The strange, life-affirming nature of loss
question my judgment – God knows, I have done.
It was 10 days before Christmas in 2011 when he sent me one chilling line: “I might just kill myself.”
I replied: “Don’t. Do you want to chat?”
I might have sounded flippant but that’s how the two of us conversed, downplaying drama.
His partner had left him for someone else, his son had recently flown the nest to start adult life, his business wasn’t going too well and he had diabetes with high blood pressure. At 48, I think he felt washed up and lonely.
For two months we emailed and chatted on Skype. Tim’s mood fluctuated wildly. One minute he was telling me he didn’t “want to live anymore”; the next, he seemed to be turning a corner, planning his next visit.
Whenever I discussed it with Debs, we agreed he would never do anything silly. This was Tim after all: unassailable and worldly-wise.
I sent him old photos to remind him of the good old days, messages from my two boys – whom he was yet to meet. I told him I loved him many times.
A week before he died, Tim wrote: “Please remember I had a very full life with lots of amazing places, events and people. Of all of them you are the highlight.” How I wish I’d told him he was one of my highlights too. Instead I thanked him, and promised to Skype soon.
Our last messages were exchanged days later, on February 23 2012. I was asking to Skype and he replied: “It’s midnight, I need to sleep.” I replied: “Have sweet dreams” – an eerily pertinent response.
Four days later I was browsing Facebook when I strayed on to Tim’s page. I can’t remember how I reacted, whether I went tense or started to crumble, but Debs was alerted to my shock. ‘‘Oh my God, he’s done it,’’ I said. It felt as if the blood had drained from me. Debs took hold of me and we just stared in silence at the screen. On Tim’s profile, his son and his ex had posted messages about having ‘‘loved’’ him and that they would always miss him. I emailed Tim’s nephew Kevin and he confirmed my fears – Tim had hanged himself in the early hours of the morning.
At first I just felt numbness – nothing. Then came disbelief: checking Facebook to see if I’d imagined it. Soon after there was incredulity mixed with frustration: ‘‘But it’s nearly spring, then there’ll be summer… why did he want to miss out on all that?’’
The darker emotions were to follow. The anger at what many people told me was a ‘‘selfish act’’ (I have since accepted that while the act itself might be selfish, Tim the man was not), the agonising guilt. I should have got on a plane to see him in his hour of need. He would have done that for me.
It goes without saying there were copious tears. After a few days, on the advice of a wise, older friend, I wrote a three-page letter to Tim, an outpouring of these complex emotions. I walked up the muddy lane by our house to the sublime views of Dartmoor on one side and Bodmin Moor on the other.
There, I read the letter aloud, my voice shaking, my eyes stinging and my heart thudding. When I finished, I set it alight, dropped it on the ground and watched it blacken as the fire took hold, eating the words and the feelings in those words.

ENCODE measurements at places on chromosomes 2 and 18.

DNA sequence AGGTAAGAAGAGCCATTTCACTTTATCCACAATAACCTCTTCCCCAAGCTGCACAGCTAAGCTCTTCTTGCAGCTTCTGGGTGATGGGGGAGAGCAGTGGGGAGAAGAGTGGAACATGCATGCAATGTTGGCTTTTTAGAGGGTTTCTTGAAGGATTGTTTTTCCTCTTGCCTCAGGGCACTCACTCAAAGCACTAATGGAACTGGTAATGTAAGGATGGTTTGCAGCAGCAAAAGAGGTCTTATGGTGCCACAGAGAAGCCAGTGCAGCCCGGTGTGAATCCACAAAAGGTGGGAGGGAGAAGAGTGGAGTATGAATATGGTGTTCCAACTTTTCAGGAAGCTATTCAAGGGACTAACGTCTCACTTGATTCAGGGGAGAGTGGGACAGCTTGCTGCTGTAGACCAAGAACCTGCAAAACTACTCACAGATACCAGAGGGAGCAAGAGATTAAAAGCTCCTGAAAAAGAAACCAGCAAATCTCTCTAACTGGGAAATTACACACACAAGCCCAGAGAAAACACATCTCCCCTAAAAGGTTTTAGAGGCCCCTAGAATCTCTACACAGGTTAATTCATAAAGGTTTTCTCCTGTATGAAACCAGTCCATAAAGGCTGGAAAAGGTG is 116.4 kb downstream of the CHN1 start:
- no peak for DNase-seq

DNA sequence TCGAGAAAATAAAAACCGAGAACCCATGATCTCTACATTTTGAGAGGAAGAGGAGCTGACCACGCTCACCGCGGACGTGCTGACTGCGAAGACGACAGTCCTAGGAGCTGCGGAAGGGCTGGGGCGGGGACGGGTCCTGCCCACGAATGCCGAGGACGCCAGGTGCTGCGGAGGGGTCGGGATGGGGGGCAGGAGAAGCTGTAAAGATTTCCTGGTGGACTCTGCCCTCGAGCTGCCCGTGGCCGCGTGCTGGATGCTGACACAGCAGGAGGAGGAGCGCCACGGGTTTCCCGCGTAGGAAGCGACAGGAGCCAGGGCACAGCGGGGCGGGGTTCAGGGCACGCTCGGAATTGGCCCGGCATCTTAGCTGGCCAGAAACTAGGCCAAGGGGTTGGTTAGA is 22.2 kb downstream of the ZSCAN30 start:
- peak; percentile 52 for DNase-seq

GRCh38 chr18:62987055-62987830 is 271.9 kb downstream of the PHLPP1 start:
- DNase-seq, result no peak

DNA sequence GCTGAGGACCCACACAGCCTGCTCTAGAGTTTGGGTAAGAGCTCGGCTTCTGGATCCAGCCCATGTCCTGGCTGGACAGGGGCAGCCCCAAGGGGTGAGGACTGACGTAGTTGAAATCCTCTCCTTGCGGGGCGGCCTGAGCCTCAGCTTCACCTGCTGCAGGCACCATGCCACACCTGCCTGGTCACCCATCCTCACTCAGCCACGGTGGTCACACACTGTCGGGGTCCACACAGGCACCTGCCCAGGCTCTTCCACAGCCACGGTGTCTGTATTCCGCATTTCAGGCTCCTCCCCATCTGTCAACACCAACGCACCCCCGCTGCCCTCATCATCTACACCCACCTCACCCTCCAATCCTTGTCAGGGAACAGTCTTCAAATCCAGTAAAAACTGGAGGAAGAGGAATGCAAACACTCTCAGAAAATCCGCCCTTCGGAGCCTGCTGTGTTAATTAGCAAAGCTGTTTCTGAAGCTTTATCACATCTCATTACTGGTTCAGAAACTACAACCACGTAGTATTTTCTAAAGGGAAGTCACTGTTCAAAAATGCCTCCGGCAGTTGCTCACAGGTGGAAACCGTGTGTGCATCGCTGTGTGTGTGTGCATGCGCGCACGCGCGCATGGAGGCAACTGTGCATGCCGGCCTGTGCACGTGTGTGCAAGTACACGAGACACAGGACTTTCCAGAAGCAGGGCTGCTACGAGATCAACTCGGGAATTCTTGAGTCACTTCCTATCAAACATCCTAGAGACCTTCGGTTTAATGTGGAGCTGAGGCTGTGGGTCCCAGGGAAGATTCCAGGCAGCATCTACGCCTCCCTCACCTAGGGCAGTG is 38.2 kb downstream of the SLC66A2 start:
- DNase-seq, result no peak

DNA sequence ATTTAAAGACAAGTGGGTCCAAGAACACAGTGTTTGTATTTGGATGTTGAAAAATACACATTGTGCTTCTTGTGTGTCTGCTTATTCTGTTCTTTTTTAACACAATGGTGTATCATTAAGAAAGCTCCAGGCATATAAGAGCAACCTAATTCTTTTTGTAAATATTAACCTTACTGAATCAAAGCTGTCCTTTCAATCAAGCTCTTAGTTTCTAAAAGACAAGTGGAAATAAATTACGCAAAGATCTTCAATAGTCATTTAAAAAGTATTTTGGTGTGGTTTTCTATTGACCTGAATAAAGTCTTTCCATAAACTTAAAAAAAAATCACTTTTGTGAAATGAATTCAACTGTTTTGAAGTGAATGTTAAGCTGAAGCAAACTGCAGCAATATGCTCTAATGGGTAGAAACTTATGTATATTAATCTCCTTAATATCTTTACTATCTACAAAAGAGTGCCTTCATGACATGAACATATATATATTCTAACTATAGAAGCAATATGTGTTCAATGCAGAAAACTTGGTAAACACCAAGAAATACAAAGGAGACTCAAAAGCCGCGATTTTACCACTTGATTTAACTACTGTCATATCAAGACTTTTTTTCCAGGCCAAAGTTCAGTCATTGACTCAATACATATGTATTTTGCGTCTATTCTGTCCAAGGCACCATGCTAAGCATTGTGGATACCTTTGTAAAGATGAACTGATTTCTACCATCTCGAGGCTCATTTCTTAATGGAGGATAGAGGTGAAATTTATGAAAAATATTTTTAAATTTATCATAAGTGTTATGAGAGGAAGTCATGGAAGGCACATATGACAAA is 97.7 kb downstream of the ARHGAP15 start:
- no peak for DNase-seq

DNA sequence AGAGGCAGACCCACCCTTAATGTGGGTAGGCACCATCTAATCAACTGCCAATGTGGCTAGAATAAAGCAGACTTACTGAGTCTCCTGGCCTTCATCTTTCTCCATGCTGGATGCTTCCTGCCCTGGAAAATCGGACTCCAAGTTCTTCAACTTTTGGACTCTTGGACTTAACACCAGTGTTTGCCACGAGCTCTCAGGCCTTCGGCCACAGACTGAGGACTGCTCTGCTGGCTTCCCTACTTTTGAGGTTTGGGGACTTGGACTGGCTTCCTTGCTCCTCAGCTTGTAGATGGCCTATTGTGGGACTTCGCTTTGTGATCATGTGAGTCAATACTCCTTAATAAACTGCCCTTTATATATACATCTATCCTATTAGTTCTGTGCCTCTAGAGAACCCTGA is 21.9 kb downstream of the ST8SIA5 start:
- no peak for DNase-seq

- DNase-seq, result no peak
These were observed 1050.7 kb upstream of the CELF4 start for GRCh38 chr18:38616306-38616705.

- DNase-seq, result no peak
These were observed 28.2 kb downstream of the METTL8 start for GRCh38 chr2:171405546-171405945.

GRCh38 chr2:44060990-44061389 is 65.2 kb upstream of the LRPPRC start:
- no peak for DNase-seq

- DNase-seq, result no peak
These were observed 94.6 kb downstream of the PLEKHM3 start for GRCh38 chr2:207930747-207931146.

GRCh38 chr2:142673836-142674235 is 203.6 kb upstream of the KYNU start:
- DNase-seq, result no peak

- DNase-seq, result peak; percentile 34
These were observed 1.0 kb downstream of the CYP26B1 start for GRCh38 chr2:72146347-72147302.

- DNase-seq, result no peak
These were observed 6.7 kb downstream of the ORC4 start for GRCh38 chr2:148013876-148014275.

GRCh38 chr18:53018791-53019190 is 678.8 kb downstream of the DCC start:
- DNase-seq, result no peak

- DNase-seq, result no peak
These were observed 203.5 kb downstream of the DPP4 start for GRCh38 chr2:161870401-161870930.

As I watched the smoke drift up into the clouds, I wondered if Tim could somehow see or sense me. It was a form of release.
Last June, I found myself starting a book about our friendship. It, too, was a cathartic process, which I hope might help others in a similar predicament. I called it Relentlessly Me, which is something Tim tweeted about always being and that summed up perfectly how he lived his life. I now realise we should all strive for that – to be relentlessly ourselves.
A loss like this colours your whole life. I am so very grateful for my patient wife. I’ve usually been a calm person but the other day she admitted I had changed since Tim’s death.
When I pressed her, she said I was quicker to react to situations, that I didn’t tolerate nonsense or poor behaviour by someone as much as I previously had. This is perhaps understandable: at times I ache so much I feel as if I’ll implode.
Yet life must go on: I have a busy job as a writer and need to stay strong for my family.
Of course the boys are far too young to understand, but the other day Daniel caught me looking at a photo of Tim and asked: “Who’s that?” It triggered our first ever chat about life and death. His brow crinkled as I told him Tim was now “asleep in the clouds”.
There is some solace. I have made contact with Tim’s friends and relatives including his mother and his son, people I’d never met whom I now consider friends. I’ve been able to be there for his son.
Then there’s the strange lifeaffirming nature of loss, which both delights and feels jagged. It goes something like this: I’m so lucky to be alive, to delight in these wondrous rolling hills, all the amazing people around… If only Tim were here to see it with me.
And of course there’s the fact you naturally hug your wife and children that bit tighter, appreciate them even more, if that’s possible.
Of course, there is no positive aspect to suicide. But Tim was a joyous person, full of life and love and laughter and he’d hate for me to suggest otherwise, or indeed to be otherwise.
It’s about celebrating the things we shared. I have such wonderful memories: how I wish with all my heart we could just make some more of them.
Relentlessly Me by David Hurst is available as an ebook from Amazon.co.uk